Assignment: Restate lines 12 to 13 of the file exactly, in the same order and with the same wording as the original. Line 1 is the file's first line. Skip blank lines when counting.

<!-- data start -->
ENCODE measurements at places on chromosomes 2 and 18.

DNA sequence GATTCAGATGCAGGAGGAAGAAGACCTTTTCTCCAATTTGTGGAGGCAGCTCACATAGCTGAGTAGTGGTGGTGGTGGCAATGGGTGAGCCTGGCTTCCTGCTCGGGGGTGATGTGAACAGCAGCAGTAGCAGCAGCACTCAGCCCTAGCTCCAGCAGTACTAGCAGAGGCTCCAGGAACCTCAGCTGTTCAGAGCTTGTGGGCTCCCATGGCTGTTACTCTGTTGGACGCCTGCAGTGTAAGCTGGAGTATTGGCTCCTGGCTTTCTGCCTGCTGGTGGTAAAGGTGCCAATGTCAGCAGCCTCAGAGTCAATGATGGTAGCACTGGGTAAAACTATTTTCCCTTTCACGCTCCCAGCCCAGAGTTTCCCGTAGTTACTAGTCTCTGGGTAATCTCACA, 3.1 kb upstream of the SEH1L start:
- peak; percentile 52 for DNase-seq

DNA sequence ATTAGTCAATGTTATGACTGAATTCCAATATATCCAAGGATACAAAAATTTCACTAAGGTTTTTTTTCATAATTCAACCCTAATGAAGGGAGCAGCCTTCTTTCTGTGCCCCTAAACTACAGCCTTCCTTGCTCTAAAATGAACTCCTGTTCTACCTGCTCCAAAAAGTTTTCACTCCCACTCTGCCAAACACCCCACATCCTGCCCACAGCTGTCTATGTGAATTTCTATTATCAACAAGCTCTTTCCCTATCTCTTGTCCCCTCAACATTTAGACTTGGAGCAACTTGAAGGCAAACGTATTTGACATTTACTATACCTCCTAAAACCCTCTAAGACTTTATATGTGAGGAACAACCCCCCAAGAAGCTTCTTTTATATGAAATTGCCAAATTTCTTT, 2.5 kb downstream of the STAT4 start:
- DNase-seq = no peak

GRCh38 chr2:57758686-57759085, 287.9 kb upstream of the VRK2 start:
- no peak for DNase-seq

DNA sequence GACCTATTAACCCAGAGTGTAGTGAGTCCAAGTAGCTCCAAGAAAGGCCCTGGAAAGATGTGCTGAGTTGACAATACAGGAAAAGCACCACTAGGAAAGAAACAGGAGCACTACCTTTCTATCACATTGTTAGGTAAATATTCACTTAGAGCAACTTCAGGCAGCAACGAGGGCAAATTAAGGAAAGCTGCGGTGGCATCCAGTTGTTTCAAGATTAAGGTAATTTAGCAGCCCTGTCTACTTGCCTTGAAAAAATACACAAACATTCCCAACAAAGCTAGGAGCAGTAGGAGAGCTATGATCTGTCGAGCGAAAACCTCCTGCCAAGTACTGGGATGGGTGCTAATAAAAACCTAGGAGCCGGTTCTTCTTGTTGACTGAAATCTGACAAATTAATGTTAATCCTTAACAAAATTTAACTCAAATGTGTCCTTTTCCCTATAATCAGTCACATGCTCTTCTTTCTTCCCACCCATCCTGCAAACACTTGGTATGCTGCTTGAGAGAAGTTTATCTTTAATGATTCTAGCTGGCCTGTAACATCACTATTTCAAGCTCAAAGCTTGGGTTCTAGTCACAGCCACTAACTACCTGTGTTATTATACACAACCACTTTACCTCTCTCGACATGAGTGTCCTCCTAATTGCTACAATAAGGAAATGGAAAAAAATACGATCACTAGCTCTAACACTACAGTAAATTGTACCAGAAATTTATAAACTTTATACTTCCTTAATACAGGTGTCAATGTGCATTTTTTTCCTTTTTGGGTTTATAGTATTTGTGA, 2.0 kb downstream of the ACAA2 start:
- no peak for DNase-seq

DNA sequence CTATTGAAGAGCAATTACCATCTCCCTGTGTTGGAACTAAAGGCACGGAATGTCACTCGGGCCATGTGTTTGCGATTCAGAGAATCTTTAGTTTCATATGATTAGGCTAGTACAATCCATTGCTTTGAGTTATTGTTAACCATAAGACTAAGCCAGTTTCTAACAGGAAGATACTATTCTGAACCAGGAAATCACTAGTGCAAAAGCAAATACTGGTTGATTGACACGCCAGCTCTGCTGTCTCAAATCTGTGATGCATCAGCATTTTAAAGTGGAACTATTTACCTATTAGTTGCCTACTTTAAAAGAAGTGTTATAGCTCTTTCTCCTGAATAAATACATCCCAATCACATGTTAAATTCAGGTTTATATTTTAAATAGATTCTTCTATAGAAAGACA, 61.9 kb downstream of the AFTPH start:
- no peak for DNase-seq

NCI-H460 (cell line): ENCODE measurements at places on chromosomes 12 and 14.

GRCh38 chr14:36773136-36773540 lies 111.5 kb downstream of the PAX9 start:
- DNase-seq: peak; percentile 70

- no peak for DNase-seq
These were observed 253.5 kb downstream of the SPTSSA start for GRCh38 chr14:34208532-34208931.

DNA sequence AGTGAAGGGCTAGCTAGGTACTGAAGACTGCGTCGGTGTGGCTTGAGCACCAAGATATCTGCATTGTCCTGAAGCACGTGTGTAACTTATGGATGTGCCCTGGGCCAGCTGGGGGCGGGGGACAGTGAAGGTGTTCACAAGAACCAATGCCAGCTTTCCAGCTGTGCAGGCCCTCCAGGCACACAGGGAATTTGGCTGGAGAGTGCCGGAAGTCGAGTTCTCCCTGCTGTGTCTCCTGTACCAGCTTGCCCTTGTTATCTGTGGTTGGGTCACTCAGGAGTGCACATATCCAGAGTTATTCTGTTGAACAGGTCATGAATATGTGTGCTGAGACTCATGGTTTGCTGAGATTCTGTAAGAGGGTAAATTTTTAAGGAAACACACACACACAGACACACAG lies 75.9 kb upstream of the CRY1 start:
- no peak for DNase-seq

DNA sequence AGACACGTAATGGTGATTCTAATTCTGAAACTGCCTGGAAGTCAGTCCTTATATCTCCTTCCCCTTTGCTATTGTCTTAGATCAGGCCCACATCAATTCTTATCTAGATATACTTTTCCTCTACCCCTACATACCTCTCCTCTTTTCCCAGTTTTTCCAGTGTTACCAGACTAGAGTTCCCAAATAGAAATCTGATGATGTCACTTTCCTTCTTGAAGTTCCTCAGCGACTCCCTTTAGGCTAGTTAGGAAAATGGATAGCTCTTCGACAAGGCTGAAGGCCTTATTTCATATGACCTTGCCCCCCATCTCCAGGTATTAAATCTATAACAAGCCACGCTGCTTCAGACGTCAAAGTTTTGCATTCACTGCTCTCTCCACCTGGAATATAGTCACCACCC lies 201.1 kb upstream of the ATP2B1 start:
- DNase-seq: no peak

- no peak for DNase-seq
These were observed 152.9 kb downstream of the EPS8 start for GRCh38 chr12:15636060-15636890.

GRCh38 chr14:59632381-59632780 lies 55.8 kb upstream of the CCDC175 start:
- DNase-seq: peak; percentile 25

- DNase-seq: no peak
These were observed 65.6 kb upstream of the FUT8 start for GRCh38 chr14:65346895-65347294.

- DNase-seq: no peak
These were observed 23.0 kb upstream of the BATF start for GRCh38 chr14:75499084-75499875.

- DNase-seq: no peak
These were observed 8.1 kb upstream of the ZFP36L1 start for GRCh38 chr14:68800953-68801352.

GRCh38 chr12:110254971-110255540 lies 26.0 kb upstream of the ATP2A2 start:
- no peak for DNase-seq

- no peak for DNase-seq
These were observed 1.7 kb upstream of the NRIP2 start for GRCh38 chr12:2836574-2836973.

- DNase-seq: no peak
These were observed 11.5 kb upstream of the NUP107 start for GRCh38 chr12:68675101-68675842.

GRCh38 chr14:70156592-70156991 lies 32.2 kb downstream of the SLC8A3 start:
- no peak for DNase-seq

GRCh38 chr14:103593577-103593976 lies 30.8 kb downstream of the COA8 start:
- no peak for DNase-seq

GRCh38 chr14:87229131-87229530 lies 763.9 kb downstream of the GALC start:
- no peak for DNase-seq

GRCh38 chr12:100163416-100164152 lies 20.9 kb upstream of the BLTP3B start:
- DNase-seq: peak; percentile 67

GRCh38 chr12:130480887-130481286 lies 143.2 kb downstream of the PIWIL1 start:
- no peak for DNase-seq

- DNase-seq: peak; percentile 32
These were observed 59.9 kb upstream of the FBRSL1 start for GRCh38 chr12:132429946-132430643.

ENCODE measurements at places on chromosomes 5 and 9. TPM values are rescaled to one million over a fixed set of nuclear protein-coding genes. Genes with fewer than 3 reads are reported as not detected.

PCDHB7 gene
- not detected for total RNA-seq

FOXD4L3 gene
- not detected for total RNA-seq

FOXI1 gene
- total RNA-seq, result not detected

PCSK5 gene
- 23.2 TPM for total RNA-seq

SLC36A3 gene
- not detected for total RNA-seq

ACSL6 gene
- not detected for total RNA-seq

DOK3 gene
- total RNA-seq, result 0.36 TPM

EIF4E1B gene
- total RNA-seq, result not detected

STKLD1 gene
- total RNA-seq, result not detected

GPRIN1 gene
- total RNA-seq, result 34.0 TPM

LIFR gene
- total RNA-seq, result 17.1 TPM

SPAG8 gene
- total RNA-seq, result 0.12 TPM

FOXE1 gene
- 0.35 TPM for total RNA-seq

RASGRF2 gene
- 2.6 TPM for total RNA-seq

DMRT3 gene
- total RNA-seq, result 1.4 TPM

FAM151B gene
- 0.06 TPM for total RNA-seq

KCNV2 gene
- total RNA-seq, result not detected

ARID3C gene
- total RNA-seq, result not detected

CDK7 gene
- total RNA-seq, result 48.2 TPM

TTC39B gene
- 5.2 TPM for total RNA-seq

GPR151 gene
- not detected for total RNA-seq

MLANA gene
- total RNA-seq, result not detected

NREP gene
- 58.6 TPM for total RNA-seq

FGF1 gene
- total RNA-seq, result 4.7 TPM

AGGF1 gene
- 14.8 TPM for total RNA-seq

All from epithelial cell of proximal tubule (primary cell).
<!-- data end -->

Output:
NCI-H460 (cell line): ENCODE measurements at places on chromosomes 12 and 14.

GRCh38 chr14:36773136-36773540 lies 111.5 kb downstream of the PAX9 start: